Tech security will be the top story in business in 2017. In an increasingly digital world, there is a wave of rising tech security threats that need your attention. Protect yourself against the six threats below and keep your sensitive business data safe. Review your security strategy and make sure that you have the measures in place to thwart these rising security threats. If you find that you have vulnerabilities that need to be addressed, consider reaching out to a third party business and technology partner to improve your security outlook.
Here are 6 tech security threats and how to protect against them:
Ransomware is a form of cyber extortion. Cyber criminals have found success with holding private data ransom. So much so, that ransomware has become a trend, inspiring imitation and becoming a growing cyber security risk. While many ransomware victims pay the ransom, the data is not always released as a result. Because criminals are not known for their honesty, it's best to assume that once a ransomware attack happens, there's no guarantee that paying will pay off.
The best defense against ransomware is to plan ahead and prevent it from happening. That's not necessarily encouraging to hear, but once ransomware escalates to locked data and an asking price, it's a far more complicated fix. Your security strategy should focus on preventing ransomware from infecting your network. That includes educating employees on not clicking on or downloading the wrong thing and letting ransomware take hold.
Phishing is a type of social engineering that relies on the good nature of people to steal private information. Typically, the criminal will pose as an authority figure (like a manager or bank official) and will send an e-mail asking for private information. Under the impression that they're fulfilling a request from a superior or other trusted source, the victim sends the information, or gives the criminal access, willingly.
In this instance, awareness and skepticism are key. Make sure that your employees know that scams like this exist and that they keep their guards up when asked for sensitive information. Train employees to verify identity whenever possible and refuse requests they deem suspicious. As a general rule, establish when and how sensitive information is to be sent and communicate that to your staff.
DDoS attacks (or distributed denial of service attacks) have taken parts of the Internet down before and they'll do it again. The Internet of Things is a huge asset for businesses and consumers alike. But, with that connectivity comes risk. Cyber criminals can infect connected devices with malware in coordinated attacks. If your business has IoT devices in it (even something as simple as a router), you're at risk.
Make sure that you have security measures in place for the IoT. Hackers are getting creative and hacking everything from connected cars to connected thermostats. IoT devices cannot be left unsecured. Once something is connected to your network, it needs to be factored into your overall security strategy. Work with your security advisor or IT support partner to make sure that your devices are safe.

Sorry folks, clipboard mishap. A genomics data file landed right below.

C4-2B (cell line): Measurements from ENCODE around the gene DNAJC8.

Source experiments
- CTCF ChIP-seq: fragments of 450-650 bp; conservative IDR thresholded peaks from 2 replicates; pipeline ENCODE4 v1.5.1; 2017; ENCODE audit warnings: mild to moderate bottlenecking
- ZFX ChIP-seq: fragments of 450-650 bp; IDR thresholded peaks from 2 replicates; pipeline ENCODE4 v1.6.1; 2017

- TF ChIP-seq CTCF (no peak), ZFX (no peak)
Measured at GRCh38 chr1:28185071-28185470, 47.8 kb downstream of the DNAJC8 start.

Typically, when you commit a typo when entering a URL, you get an error message. However, some cyber criminals are exploiting those mistakes, setting up lookalike sites that fool users into thinking they've landed on the genuine article. This is sometimes called "typosquatting." This scheme can infect users with malware and serve as a phishing attempt, collecting user information for malicious gain.
Before entering any personal information, payment information, or sensitive data of any kind, double-check the URL. Make sure, in general, that when you're sending information, it's being sent over secure channels - to the proper parties. Educate employees on these types of scams and create a culture where everybody thinks twice before hitting 'submit' or 'download.'
Mobile devices represent a significant security risk for businesses. This is primarily because they aren't considered in the same light as the more clearly-defined "work computer." But, this is a mistake. In today's business landscape, many employees use their mobile devices to access company data. Think about how many access points your mobile device has to sensitive information. A lost or compromised device could mean big trouble.
Start treating mobile devices the same as you would company computers. If employees are able to access sensitive company data, implement a remote wipe function. In the event of a lost device, being able to remove your private data is a must. Put best practices into place that require strong passwords, two-factor authentication, and guidelines on when and where information can be accessed.
Perhaps the security threat that promises to rise higher each year is a lack of awareness. Employees can be a security vulnerability if not equipped with Cyber Security Awareness Training. When employees don't know what to look out for and what to remain wary of, data can easily leak. It's not typically malicious - data and credentials are handed over in good faith to cyber criminals who are preying on your team's good nature.
Invest in Cyber Security Awareness Training. Knowledge is the greatest defense against cyber attacks. If your entire team stays vigilant, there is a greater chance that any kind of social engineering scheme will be thwarted. Make security a priority for your employees and they can be a formidable first line of defense against cyber crime. Something as simple as impressing the need for strong passwords upon them is a difference-maker.